I experienced so many kindnesses from people of Istanbul, in particular the young. We had spent our first night in a hostel, and had arranged through a website called couchsurfing.com to say with a Turkish chap named Onur. He lived in Beşiktaş, which at the time we didn’t realise, was about a 15-20 minute dolmuş (shared taxi) ride away from Taksim. We jumped in a taxi with our giant bags and instructed the driver to take us to our destination. We rode for ages, through a tunnel, past buildings, things beginning to look not quite correct. Pulling the map out the bag we pointed to where we wanted to go to, and told the driver again the name of the street. He protested saying “yes this is correct, this is it”. Eventually he stopped, told us to get out. We paid a ridiculous fare. Standing on the side of the street, looking worried, we pulled out the map again. We did not have a clue where we were!! We were stood just outside a rather well loved cafe, with some grey, hunched over gentlemen drinking çay (Turkish tea). After about 10 minutes they tried to help, however with our non-existent Turkish and their non-existent English this was proving very difficult. Unknown to us at the time, surrounded by people trying to help, all pointing at the map, arguing between themselves, we were actually standing opposite one of Istanbul’s universities.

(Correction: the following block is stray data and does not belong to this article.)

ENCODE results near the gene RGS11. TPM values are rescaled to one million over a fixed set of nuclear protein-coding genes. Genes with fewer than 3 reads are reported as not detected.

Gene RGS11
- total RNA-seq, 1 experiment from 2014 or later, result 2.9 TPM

A young couple had spotted us and run over to help. They both spoke English and we explained what had happened. They both looked rather troubled and shook their heads “never get a taxi without a local” they explained. They then pointed to where we were on the map… the complete other side of the city! He had taken us completely the wrong way, left us there, and charged us for the pleasure. The young couple then smiled at us and said that their university had a shuttle bus that took students for free from the area to Taksim and that they were sure it would be fine for us to get on the bus and go back to where we started. They then drew us a map of where to get the dolmuş to Beşiktaş and gave us very clear instructions of how they worked, the amount it would cost, and re-emphasised not to get taxis without a local person! We made it back to Taksim, where we had started and eventually made it to Onurs house. Onur became a fast friend and someone that I keep in contact with still. We arranged to stay with him for 3-4 days, but ended up staying for 3 weeks.